We Agree With Jason Murphey; We Need To Challenge Incumbents

Representative Jason MurpheyOklahoma has a real problem when it comes to elections. We have too few people running for office. It is something that has gotten progressively worse over the years. In the 2012 election alone, only 47 of the 101 available House seats were opposed. Of those that were opposed, only 32 elections actually appeared on the 2012 November ballot.

With this major lack of real challenge to incumbents, Oklahoma’s politicians become complacent in their ideals and neglect to serve the interests of the people of Oklahoma.

Representative Jason Murphey recognizes this problem and has expressed as much in a recent Facebook post.

It is now officially election year. In just a few weeks, candidates for office will file for a host of state and county offices.

The attentive listener may notice a rather interesting refrain emanating from their local politician. It goes as follows: “I sure hope I don’t have an opponent this year. It would be nice to have a free pass this time.”

Many incumbent politicians hate and fear this time of year! They fear that at any moment an aggressive challenger will emerge, attract enough votes to win “their” office, and send them back to the real world.

He continues that this attitude in politicians needs to be shaken. Those politicians who feel this way are the very people who need the challenge.

But, after observing how this air of entitlement tends to co-opt elected officials, I have lost much of that sympathy. In fact, when I hear a politician wish for an easy victory without an opponent, I start to suspect that this is the very person who needs some competition. This politician has forgotten that holding office is a temporary time of service – not a lifelong entitlement. He thinks he has a right to the job and doesn’t want the healthy scrutiny of the electoral process.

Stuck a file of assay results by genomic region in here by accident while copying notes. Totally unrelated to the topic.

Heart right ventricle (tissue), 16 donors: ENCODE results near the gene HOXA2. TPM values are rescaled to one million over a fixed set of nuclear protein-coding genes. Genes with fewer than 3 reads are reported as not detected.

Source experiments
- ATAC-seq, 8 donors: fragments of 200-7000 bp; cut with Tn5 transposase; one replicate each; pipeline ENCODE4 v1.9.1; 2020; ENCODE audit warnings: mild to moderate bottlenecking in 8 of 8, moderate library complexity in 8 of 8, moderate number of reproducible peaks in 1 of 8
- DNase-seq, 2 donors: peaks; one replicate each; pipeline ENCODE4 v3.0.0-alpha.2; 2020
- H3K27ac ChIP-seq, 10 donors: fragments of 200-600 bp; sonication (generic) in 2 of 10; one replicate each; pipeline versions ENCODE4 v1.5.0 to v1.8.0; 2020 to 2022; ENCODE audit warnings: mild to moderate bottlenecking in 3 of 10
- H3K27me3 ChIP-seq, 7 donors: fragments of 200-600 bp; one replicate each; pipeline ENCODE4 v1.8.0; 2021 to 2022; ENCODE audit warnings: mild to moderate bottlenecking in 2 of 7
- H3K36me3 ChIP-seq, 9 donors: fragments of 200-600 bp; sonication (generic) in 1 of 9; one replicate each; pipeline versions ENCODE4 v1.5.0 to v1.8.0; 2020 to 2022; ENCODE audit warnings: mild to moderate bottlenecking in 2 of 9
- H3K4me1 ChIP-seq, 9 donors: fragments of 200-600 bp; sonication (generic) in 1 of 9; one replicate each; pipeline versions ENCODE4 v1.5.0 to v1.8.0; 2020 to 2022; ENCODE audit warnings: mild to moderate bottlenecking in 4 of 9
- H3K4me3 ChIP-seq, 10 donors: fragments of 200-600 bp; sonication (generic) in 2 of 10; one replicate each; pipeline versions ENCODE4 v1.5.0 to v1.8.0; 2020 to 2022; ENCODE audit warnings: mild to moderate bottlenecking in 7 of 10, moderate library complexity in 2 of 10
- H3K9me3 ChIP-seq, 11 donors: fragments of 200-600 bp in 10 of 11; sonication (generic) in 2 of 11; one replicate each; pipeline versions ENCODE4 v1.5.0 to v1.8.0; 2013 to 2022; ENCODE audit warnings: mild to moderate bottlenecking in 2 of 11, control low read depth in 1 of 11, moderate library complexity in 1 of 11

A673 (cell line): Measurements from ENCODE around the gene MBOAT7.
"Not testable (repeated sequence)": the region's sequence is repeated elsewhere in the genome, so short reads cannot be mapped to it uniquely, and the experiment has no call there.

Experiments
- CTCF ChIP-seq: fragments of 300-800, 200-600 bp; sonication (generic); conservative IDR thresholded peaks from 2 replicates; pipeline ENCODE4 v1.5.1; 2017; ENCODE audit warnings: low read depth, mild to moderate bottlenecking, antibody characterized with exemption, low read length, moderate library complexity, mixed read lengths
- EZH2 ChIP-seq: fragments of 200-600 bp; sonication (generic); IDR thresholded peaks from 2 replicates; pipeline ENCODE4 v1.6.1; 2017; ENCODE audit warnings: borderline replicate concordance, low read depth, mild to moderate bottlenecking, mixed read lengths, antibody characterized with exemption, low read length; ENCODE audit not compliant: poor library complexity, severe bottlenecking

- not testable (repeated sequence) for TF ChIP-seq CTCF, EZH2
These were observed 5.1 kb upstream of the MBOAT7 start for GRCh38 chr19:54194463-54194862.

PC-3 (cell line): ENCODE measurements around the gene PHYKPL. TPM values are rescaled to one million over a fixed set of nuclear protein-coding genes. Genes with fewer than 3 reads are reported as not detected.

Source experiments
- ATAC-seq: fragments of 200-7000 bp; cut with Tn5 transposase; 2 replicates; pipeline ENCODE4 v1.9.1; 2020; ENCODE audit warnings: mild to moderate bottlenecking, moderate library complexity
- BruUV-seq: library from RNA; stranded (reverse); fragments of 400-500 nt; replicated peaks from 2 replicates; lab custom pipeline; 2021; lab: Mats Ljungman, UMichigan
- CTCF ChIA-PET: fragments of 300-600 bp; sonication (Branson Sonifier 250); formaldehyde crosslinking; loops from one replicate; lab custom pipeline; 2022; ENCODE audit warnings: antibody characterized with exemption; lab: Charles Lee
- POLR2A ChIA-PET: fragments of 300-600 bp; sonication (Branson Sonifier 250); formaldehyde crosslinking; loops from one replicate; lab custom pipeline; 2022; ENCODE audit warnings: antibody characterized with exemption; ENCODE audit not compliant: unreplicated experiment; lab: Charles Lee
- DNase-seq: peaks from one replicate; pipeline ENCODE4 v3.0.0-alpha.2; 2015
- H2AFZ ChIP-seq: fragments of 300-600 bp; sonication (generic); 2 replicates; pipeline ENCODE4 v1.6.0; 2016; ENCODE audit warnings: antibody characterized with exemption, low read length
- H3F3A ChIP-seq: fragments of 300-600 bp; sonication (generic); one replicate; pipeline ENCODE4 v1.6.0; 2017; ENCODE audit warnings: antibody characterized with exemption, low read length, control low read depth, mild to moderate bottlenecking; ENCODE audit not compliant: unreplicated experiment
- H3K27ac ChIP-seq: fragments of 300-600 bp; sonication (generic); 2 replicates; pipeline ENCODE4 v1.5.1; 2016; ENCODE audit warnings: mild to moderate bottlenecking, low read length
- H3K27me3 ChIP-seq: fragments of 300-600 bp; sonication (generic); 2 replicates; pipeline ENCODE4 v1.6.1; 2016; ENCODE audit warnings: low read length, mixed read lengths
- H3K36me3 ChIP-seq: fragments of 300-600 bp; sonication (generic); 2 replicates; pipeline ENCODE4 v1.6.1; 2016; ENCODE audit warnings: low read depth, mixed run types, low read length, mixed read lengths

This problem gets consistently worse the longer the politician goes without a challenge.

Politicians become more responsible to the electorate when they face competition in every election cycle. Those who routinely get a free pass are significantly more susceptible to representing big government bureaucracy rather than the values of the electorate.

Rep Murphey ends with a calling that we wish to express our support for.

Two years ago, far too many politicians were given that free pass. There is an absolute calling for those who will run for office and hold incumbents to account.

Do you hear this calling?

As we pointed out in the beginning, 54 of Oklahoma’s 101 House members went completely unopposed in 2012. Of those 54, 26 were unopposed for two or more elections. Of those 26, 10 had three or more unopposed elections. Of those 10, 4 went unopposed for 4 elections. That is very discouraging. When it comes to the 24 Senate seats coming up for election in 2014, 7 currently in office went unopposed in 2010.

As we said earlier in 2013, the elections are where our power to enact real reforms lie. If we want to force the Legislature’s hand in getting real Ballot Access Reform passed, we need to challenge those in office who are holding it up. The more Independent and other candidates who run with a platform of Ballot Access Reform, the more likely we will get that reform passed regardless of those challengers winning.

So, if you are able to run for office, and we will post a candidacy primer soon, we ask that you make plans for April 9-11, 2014 for the filing deadline.

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